Author – Eva Dolan
Published – 26 Jan 2017
Genre – Crime fiction
I’m trying to catch up with my blog and while a number of boxes of ‘to read’ books remain to be unpacked I do have a stack of ‘read but not yet reviewed’ books that it would be great to clear before the start of the new year. Let’s see how that goes!
First up is Watch Her Disappear which was an unusually early read for me and will be published towards the end of January 2017. This is the first of Eva Dolan’s books I’ve read and is the fourth in her ‘Zigic and Ferreira’ series based on the work of the Peterborough Hate Crimes Unit.
The book opens with a gripping action scene before switching to the two main detectives, DI Zigic and DS Ferreira, who are summoned to the scene of a murder. It’s obvious from the outset that the two detectives and their personal lives are important to the series and I can see that being a huge draw in making you want to read the next in the series, and the next… Fortunately, while they seem to have quite complicated personal lives it’s refreshing to read a police procedural where they aren’t afflicted by any of the more common cliches that appear (too) often in crime fiction.
I assume from the ‘hate crimes’ slant that the books have tackled some difficult subjects and certainly this book doesn’t shy away from one which is both difficult and topical. The victim of the attack was a trans woman and this opens up a whole host of issues, both for the investigation and through the complex personal life of the victim. The investigation uncovers a spate of attacks on trans women but there is also a serial rapist in the area which muddies the waters. The victim’s family had shown different levels of acceptance of her lifestyle and while the divisions felt as if they were portrayed accurately the attitudes of her friends and relations only serve to add another level of complexity to the police investigation.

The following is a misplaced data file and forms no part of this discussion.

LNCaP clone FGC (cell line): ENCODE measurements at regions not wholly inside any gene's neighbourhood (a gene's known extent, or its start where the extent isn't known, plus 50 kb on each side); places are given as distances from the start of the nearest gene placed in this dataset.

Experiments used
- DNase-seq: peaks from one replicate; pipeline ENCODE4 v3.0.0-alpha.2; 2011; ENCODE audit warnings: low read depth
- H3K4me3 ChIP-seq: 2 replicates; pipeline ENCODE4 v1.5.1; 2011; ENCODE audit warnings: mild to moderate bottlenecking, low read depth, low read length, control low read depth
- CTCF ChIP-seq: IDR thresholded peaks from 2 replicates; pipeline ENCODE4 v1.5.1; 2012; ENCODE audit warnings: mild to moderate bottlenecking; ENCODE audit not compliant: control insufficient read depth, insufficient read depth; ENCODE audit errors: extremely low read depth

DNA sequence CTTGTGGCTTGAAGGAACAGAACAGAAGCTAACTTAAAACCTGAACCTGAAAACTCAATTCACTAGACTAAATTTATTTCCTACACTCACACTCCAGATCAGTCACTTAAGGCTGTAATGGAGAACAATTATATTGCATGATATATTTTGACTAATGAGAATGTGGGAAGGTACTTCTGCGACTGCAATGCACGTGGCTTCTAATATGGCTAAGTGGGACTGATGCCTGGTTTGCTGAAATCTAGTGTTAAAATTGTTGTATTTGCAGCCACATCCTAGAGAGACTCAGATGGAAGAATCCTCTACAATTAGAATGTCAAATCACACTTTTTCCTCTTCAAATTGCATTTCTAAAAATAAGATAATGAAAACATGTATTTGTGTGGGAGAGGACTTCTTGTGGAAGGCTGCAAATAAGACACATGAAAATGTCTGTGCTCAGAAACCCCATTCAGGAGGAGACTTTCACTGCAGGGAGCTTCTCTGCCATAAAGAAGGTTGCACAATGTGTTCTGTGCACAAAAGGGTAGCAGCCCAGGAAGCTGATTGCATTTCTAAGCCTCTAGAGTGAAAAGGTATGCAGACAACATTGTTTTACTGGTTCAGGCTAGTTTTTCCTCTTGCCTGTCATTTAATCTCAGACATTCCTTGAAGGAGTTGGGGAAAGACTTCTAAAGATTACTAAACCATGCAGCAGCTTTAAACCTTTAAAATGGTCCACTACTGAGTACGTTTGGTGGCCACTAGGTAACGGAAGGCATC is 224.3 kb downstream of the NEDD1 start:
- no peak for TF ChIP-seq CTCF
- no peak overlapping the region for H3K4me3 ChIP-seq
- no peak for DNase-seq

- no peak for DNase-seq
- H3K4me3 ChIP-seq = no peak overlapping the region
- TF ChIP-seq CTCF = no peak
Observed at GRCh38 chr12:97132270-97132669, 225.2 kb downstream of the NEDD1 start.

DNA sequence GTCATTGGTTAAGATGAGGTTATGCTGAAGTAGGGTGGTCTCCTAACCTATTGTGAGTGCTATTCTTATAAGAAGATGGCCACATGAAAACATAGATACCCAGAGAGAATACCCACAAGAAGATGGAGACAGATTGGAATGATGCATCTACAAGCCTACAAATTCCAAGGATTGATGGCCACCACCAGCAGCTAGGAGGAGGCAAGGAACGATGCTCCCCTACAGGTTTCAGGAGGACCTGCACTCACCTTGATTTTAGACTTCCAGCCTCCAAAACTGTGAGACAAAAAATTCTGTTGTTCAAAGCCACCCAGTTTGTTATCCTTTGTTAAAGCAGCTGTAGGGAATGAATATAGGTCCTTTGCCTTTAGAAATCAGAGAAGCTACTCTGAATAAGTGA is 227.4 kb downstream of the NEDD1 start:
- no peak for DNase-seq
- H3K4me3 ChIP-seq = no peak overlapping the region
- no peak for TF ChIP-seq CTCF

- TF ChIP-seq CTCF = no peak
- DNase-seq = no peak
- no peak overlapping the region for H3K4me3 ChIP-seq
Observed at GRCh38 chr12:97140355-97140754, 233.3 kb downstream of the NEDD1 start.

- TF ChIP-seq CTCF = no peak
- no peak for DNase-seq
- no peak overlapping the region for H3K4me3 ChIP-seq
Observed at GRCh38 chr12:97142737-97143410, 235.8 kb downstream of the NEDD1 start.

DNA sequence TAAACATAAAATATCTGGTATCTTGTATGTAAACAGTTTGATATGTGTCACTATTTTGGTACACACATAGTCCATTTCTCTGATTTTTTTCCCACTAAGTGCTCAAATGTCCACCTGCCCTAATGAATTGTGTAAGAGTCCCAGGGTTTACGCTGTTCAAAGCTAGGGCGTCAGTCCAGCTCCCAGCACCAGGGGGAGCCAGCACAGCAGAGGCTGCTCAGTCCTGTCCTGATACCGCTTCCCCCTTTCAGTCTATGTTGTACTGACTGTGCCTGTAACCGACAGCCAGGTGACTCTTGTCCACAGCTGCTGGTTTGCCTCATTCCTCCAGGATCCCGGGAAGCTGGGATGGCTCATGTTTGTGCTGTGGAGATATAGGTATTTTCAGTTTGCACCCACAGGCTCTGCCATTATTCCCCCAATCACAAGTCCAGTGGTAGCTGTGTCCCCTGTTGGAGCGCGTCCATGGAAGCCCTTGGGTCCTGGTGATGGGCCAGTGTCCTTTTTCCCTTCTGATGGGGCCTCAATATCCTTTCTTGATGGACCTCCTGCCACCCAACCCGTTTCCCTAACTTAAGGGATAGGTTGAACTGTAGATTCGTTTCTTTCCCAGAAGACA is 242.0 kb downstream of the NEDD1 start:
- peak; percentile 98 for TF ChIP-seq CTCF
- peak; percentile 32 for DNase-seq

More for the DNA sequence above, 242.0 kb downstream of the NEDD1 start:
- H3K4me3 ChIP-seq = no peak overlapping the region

As someone who hasn’t read the preceding books I didn’t feel that I was at any sort of disadvantage and there weren’t any moments where I thought that readers of the series would have more idea about what was going that I did. The plot featured a difficult subject that’s not often discussed and managed to be thought-provoking without seeming to preach, none of this affected the pace and the plot kept me guessing until the end. The investigative aspect relied on interviews (rather than forensics) and the personal perspectives of the two lead detectives, who in themselves offered an unusual dynamic to a police procedural. All in all an excellent read.
Thank you to the publisher for the review copy.